Informal observations hint at possible explanations. Yoga experts say women tend to see classes as refuges while men see challenges — their goal at times to impress the opposite sex.
Women say men push themselves too far, too fast. Men admit to liking the intensity but say the problem is pushy teachers who force them into advanced poses while urging them to ignore pain.
I stumbled on the issue after my book, published in February, laid out a century and a half of science and, in its chapter on injuries, contradicted the usual image of yoga as completely safe. The yoga establishment makes billions of dollars by selling itself as a path to healthy perfection. Predictably, it responded with sharp denials.
I also received a surprising number of moving replies from injured yogis — male and female — including stroke victims.
A letter initiated my inquiry. In April, a man told how an agonizing back injury had turned his life into “a living hell.” Too many instructors, he wrote, are “pushing us too hard and having us do dangerous poses.”
The “us” resonated.
Suddenly, I realized his cry sounded familiar.
I raced through a correspondence file and saw that many of the letters about serious damage had come from men.
Tara Stiles, a yoga teacher who runs a popular studio in Manhattan, told me that guys have more muscle (one reason for their relative inflexibility) and can thus force themselves into challenging poses they might otherwise find impossible. It seemed a plausible explanation for blinding pain.
Other teachers echoed her analysis and cited supporting anecdotes.
Yoga poses are unisex. But in my research, I found a world of poorly known information on gender disparity.
“Science of Flexibility,” by Michael J. Alter, explained how the pelvic regions of women are shaped in a way that permits an unusually large range of motion and joint play. In yoga, the pelvis is the central pivot for extreme bending of the legs, spine and torso.
In June, I turned to the Consumer Product Safety Commission and its National Electronic Injury Surveillance System, which monitors hospital emergency rooms. In July, officials sent me 18 years of annual survey data that summarized the admission records for yoga practitioners hurt between 1994 and 2011, the maximum available span.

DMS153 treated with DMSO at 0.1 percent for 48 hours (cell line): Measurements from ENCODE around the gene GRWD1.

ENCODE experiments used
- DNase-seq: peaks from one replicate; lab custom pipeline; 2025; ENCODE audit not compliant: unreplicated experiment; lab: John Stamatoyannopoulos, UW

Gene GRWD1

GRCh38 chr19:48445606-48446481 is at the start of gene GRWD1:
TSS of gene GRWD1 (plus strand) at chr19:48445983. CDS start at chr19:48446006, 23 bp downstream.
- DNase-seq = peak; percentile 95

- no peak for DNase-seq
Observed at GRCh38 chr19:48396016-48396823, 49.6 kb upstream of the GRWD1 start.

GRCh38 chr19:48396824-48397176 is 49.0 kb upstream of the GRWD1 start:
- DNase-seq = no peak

First, I needed a baseline that would let me compare the guy admissions to males doing yoga in the United States. Figures in the yoga literature described men as making up some 10 percent of practitioners at the beginning of the period and 23 percent at the end. So the middle ground seemed to be roughly 16 percent.
Then I dug into the medical data. The analysis took weeks, but the results spoke volumes.
If men were getting hurt in proportion to their numbers, the rate of injury would have been about 16 percent — my estimate for the fraction of practitioners who were male. But the rate was higher. Over all, I found that men accounted for slightly more than 24 percent of the admissions to hospital emergency rooms.
Kris Mukai
To deepen my analysis, I focused on specific injuries, especially ones inside the body. Guys, it turned out, accounted for 20 percent of the torn muscles and damaged ligaments, which result in swollen joints. Dislocations of the knee, shoulder and other joints came in at 24 percent.
The figure for broken bones and fractures was 30 percent. The injury sites ranged from the toe to the tibia, the bigger of the two bones in the lower leg.
For nerve damage, which can result in pain and lost muscle control, the male figure jumped to more than 70 percent. The cases included sciatica, where compression of a spinal nerve in the lower back can result in pains that race down the back, hip and leg.
I found the trend in women’s admissions to be just the opposite. The major injuries were few proportionately, and the minor traumas quite abundant. Women, for instance, accounted for a vast majority of the fainting episodes.
None of this means that women go unharmed, as my letter files and the admission records show. But men seem to get it worse.
In August, I shared my analysis with Loren M. Fishman, a doctor in Manhattan who uses yoga in his rehabilitation practice and whom I profile in my book. “It’s men’s strength turning against them,” he remarked.
Some yoga practitioners will surely see my analysis as unconvincing. That’s O.K. It’s the kind of topic that can only benefit from thorough discussion — as well as rigorous new studies that can rule out the possibility of false clues.
Skeptics may argue that the injured guys are simply wimps who are inflating the male-injury figures.
That seems unlikely. A new book, “Hell-Bent,” by Benjamin Lorr, evokes the contrary ethos in its subtitle: “Obsession, Pain, and the Search for Something Like Transcendence in Competitive Yoga.”
Happily, the field is evolving in ways that may enhance safety.
All-male classes, by definition, avoid the flexibility gap between women and men and instead play to masculine strengths. The classes tend to emphasize muscle building and fitness moves like squats, as well as poses. Their developers tend to avoid talk of injuries, a marketing no-no.